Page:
Written by Claire Birtwhistle
Africa’s longest land migration has finally been revealed – and it’s got nothing to do with wildebeest.
Just when we thought we’d discovered everything there is to know about Africa, nature throws us curve-ball and reminds us that we hardly know anything at all.
This was exactly what happened a few years ago, when a ground-breaking study by a team of researchers revealed that Africa’s longest land mammal migration is in fact not the world-famous wildebeest migration, but rather the migration of plains (Burchell’s) zebra through Botswana and Namibia.
Using GPS collars on eight adult female zebra, scientists from WWF and Namibia’s Ministry of Environment and Tourism, in collaboration with Elephants without Borders and Botswana’s Department of Wildlife and National Parks, were able to track the movement of the zebra herds.
What they discovered was that the herds were travelling back and forth between the Chobe River floodplains in Namibia, and the distant grasslands in Botswana’s Makgadikgadi region, covering an estimated distance of 500km.
Driven by the constant search for mineral-rich grasses, safe breeding grounds, and water, the migration sees several thousand zebra travelling through the Kavango Zambezi Transfrontier Conservation Area (KAZA) – the largest transboundary conservation area in the world. Stretching 109 million acres across five southern Africa countries – Angola, Botswana, Namibia, Zambia and Zimbabwe – KAZA is committed to transnational wildlife management that allows animals such as elephants and zebras to move freely across the borders
The first half of the zebra migration takes place over a period of a few weeks in November and December. During this time, rain is ample and the zebra enjoy the lush grazing provided by Botswana’s Nxai Pan National Park. As the rainy season begins to draw to an end, the zebra make their way towards the permanent water sources of the Chobe River, where they will remain for the dry season, before starting the cycle all over again.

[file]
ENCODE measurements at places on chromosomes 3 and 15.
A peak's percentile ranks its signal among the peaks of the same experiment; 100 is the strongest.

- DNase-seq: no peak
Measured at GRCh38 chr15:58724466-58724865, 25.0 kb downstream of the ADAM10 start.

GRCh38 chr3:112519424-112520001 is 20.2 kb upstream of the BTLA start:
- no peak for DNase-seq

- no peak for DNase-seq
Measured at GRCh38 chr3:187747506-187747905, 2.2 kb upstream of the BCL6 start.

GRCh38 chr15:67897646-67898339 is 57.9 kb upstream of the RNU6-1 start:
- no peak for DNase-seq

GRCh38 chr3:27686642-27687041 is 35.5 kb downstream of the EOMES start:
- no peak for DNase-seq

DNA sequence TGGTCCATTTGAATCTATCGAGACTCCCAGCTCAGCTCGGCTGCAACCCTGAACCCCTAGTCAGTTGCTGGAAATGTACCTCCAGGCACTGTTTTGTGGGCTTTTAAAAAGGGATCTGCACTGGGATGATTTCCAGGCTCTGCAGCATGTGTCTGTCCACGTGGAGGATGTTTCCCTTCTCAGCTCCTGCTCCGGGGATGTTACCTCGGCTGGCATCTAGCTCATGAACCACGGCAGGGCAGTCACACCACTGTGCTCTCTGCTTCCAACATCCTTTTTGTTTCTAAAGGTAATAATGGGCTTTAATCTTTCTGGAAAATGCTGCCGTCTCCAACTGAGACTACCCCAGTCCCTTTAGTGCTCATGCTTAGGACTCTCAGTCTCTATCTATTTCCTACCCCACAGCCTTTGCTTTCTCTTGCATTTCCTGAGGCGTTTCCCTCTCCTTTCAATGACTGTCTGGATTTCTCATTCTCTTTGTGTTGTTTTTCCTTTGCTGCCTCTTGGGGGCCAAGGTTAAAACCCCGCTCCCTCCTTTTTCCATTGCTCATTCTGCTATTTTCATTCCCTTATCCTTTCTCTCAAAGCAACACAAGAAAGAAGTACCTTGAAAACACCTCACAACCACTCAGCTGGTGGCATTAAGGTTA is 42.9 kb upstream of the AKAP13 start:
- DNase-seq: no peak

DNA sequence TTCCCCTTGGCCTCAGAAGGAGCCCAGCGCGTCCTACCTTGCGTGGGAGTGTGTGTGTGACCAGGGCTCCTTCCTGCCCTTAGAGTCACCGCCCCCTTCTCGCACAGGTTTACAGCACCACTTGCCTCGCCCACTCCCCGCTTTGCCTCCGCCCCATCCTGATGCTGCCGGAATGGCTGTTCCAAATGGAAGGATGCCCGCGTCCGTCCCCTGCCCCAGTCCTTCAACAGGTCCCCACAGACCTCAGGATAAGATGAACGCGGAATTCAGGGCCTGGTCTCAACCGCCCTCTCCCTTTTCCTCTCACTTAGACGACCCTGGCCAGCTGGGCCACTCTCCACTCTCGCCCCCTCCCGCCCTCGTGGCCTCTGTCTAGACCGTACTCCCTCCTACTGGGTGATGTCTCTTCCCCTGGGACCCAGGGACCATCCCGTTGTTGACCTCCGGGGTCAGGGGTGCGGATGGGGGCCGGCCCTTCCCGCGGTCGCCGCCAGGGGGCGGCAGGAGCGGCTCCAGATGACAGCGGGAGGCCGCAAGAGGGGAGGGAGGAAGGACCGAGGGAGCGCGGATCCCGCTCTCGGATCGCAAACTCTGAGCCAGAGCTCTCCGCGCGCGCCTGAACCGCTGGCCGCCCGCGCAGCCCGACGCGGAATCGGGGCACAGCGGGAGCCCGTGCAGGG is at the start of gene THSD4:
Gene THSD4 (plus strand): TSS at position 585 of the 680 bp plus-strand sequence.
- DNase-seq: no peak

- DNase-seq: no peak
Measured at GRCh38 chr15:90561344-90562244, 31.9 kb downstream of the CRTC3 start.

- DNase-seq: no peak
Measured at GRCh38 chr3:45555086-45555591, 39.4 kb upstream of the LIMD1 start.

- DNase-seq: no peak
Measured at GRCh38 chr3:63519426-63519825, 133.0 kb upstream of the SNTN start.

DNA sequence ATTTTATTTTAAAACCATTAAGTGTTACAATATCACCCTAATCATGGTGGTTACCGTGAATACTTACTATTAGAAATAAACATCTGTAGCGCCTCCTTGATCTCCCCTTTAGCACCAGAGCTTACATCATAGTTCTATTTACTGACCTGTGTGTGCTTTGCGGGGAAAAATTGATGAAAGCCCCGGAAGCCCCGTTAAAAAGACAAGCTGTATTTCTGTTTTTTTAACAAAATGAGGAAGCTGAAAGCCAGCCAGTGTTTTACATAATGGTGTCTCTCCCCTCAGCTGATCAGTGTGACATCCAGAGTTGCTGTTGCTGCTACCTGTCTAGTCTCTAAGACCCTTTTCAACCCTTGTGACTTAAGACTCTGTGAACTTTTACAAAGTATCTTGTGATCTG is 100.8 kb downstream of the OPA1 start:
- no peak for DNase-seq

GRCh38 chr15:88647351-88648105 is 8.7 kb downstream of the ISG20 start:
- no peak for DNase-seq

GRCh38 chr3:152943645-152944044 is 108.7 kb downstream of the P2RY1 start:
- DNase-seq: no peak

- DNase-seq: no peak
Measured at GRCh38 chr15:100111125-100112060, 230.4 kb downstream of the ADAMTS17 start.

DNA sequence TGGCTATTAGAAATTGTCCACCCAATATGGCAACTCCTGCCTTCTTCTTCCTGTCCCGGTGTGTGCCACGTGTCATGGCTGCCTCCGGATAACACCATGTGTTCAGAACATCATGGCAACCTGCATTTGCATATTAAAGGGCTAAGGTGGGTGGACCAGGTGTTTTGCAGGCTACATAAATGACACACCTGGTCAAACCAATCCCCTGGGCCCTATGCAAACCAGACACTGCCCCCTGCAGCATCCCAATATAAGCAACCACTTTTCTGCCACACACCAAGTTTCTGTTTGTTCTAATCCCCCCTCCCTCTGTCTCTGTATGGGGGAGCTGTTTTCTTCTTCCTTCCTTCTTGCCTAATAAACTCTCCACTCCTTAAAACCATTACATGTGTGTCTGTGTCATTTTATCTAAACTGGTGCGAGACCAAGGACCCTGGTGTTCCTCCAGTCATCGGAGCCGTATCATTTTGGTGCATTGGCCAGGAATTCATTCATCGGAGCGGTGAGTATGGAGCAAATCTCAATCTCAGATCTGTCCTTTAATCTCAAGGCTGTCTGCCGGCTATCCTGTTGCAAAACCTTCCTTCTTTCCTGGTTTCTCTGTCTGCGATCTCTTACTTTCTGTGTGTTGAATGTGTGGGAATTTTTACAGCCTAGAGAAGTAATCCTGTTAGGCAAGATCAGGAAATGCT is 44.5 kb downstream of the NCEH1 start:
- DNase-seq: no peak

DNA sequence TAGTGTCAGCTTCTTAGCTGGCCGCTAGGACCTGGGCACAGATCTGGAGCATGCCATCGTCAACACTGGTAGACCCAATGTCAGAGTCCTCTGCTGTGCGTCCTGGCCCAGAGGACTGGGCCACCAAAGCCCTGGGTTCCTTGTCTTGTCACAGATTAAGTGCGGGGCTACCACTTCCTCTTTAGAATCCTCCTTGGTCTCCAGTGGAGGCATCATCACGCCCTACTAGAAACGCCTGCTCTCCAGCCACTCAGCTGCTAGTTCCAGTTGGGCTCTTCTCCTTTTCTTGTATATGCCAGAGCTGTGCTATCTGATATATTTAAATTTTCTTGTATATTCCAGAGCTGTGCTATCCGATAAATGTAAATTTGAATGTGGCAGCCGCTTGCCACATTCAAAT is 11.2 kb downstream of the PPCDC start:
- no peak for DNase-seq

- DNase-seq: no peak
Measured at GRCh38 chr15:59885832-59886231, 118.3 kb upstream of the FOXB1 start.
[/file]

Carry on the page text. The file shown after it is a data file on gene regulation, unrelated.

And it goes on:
Animal migrations are the beating heart of our living planet. Yet, many migrations have been disrupted by fences and developments. It is therefore vital that KAZA is protected in order for this zebra migration to continue as it has since time immemorable.
Devoid of crowds and tourists
Witnessing approximately 30,000 striped steeds move across the Kalahari Desert as they journey to the remote, and briefly fertile salt pans of the Okavango Delta, is an unforgettable sight. While the zebra migration may be well-known in traveller circles in Botswana, it has managed to stay under the ‘tourist radar’. This means less crowded sightings and a more authentic, personal experience all round.
The best way to experience the migration is to base yourself at one of the camps in the Makgadikgadi and Nxai National Parks during the rainy season. In addition to thousands of zebras, the area teems with other wildlife in the green season.
If you would like to be a part of this special safari experience, get in touch with us and we’ll help you plan your perfect trip.
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